Provenance and Peer Review: This article was commissioned by the Guest Editor (Lucyna Kepka) for the series “Radiotherapy for Brain Metastases from Lung Cancer” published in Journal of Thoracic Disease. The article has undergone external peer review.
Conflicts of Interest: Both authors have completed the ICMJE uniform disclosure form (available at http://dx.doi.org/10.21037/jtd-2019-rbmlc-11). The series “Radiotherapy for Brain Metastases from Lung Cancer” was commissioned by the editorial office without any funding or sponsorship. The authors have no other conflicts of interest to declare.
Ethical Statement: The authors are accountable for all aspects of the work in ensuring that questions related to the accuracy or integrity of any part of the work are appropriately investigated and resolved.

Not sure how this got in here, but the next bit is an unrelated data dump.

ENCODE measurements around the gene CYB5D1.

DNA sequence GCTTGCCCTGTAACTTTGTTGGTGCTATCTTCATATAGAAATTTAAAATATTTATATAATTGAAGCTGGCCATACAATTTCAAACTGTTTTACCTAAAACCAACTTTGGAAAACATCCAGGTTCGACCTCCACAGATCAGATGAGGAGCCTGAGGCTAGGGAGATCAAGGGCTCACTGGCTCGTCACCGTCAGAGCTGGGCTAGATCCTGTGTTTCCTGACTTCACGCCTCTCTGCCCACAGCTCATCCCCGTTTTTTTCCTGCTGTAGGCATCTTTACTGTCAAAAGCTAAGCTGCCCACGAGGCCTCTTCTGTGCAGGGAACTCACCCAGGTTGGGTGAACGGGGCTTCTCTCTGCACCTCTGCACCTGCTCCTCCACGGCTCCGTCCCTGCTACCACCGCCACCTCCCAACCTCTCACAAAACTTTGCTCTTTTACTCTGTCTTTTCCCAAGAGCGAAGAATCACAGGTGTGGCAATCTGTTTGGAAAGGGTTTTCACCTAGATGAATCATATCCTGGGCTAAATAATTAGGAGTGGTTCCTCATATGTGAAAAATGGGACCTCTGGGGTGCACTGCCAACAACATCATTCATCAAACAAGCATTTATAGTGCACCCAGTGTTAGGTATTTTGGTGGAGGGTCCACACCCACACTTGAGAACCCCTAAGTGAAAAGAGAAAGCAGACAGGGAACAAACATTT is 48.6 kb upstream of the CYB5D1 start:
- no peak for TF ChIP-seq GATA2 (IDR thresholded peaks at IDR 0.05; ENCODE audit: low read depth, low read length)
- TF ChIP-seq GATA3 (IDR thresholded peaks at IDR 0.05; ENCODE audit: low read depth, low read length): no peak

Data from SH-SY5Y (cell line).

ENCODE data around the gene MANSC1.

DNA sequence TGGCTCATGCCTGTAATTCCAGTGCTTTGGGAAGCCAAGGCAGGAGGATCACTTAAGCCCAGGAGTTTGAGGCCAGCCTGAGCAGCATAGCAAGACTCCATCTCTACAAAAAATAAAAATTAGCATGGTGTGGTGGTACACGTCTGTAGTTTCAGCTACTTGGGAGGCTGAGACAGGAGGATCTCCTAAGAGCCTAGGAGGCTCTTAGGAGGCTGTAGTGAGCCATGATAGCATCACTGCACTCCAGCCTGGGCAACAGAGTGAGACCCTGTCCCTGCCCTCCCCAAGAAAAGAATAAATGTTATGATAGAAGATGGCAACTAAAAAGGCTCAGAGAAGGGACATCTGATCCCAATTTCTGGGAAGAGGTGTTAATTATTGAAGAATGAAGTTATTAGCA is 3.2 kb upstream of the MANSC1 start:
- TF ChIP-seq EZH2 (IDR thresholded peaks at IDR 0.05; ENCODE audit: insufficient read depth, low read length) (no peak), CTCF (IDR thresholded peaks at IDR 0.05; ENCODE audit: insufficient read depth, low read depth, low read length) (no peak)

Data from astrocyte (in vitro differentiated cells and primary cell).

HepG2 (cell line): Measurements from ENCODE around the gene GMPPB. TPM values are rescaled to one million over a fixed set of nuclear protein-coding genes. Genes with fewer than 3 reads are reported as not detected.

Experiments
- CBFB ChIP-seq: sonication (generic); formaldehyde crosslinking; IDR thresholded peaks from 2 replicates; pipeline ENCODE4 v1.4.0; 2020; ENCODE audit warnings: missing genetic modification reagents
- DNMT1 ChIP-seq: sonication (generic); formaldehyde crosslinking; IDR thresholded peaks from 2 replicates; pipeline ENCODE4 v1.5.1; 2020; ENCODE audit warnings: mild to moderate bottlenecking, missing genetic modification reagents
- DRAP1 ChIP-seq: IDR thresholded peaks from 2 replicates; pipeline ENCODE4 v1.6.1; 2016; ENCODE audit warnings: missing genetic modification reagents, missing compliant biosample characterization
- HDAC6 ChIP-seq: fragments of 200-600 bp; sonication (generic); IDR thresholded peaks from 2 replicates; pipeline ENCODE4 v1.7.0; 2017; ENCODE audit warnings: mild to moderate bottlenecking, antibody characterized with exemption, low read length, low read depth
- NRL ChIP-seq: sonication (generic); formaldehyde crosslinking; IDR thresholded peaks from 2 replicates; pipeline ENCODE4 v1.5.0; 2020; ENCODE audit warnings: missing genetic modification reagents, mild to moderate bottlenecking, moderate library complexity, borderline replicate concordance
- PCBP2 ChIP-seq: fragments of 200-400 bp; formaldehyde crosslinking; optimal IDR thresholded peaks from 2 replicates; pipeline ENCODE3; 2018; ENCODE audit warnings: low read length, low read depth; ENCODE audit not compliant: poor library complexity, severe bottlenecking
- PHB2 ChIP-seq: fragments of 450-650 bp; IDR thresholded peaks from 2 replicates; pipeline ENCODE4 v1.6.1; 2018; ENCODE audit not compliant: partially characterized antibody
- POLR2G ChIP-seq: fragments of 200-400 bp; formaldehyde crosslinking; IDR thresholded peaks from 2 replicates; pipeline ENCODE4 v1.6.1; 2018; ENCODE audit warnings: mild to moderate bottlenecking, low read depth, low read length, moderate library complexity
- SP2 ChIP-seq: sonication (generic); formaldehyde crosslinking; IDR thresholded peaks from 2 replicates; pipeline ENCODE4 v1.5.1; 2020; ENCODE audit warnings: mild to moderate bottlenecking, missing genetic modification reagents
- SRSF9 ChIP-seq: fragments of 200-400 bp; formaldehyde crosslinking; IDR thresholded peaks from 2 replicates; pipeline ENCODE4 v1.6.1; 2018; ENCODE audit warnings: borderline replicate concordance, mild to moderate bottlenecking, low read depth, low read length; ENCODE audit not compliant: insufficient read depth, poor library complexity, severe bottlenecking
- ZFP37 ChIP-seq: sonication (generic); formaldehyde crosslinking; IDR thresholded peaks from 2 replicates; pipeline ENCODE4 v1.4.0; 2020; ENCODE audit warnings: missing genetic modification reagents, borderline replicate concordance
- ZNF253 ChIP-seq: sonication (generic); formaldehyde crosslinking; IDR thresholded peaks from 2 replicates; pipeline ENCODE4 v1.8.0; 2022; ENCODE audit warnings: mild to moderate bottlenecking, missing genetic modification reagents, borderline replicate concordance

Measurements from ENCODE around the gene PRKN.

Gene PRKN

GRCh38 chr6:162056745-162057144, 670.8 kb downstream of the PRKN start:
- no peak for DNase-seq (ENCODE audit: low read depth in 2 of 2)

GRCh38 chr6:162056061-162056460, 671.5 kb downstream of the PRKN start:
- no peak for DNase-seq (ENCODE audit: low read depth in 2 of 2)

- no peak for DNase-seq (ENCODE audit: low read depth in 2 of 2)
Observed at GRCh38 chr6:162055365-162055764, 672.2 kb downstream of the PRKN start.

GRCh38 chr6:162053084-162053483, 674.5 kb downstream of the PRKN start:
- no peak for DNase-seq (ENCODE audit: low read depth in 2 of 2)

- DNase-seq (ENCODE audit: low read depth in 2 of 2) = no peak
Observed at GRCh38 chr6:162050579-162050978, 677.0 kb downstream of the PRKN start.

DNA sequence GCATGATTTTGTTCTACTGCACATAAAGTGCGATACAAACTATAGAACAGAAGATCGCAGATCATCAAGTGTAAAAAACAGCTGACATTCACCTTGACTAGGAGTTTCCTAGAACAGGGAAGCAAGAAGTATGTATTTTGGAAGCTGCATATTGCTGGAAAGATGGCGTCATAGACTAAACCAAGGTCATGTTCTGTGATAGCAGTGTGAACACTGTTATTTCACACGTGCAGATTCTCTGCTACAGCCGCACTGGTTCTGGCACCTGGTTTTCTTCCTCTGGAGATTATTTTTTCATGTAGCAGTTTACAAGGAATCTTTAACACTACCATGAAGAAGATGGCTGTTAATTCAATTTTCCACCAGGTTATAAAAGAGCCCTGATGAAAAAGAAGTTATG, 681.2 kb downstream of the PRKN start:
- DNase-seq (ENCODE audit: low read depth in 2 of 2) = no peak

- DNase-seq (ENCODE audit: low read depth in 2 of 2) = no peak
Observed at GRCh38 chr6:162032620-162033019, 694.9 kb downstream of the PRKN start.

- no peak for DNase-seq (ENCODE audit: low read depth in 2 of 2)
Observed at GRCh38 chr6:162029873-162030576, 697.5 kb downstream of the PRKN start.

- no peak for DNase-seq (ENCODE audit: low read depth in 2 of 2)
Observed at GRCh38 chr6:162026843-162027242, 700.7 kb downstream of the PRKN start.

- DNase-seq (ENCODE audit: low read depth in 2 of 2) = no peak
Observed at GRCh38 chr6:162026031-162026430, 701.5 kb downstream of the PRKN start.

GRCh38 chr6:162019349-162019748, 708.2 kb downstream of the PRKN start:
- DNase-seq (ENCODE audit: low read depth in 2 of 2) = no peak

Open Access Statement: This is an Open Access article distributed in accordance with the Creative Commons Attribution-NonCommercial-NoDerivs 4.0 International License (CC BY-NC-ND 4.0), which permits the non-commercial replication and distribution of the article with the strict proviso that no changes or edits are made and the original work is properly cited (including links to both the formal publication through the relevant DOI and the license). See: https://creativecommons.org/licenses/by-nc-nd/4.0/.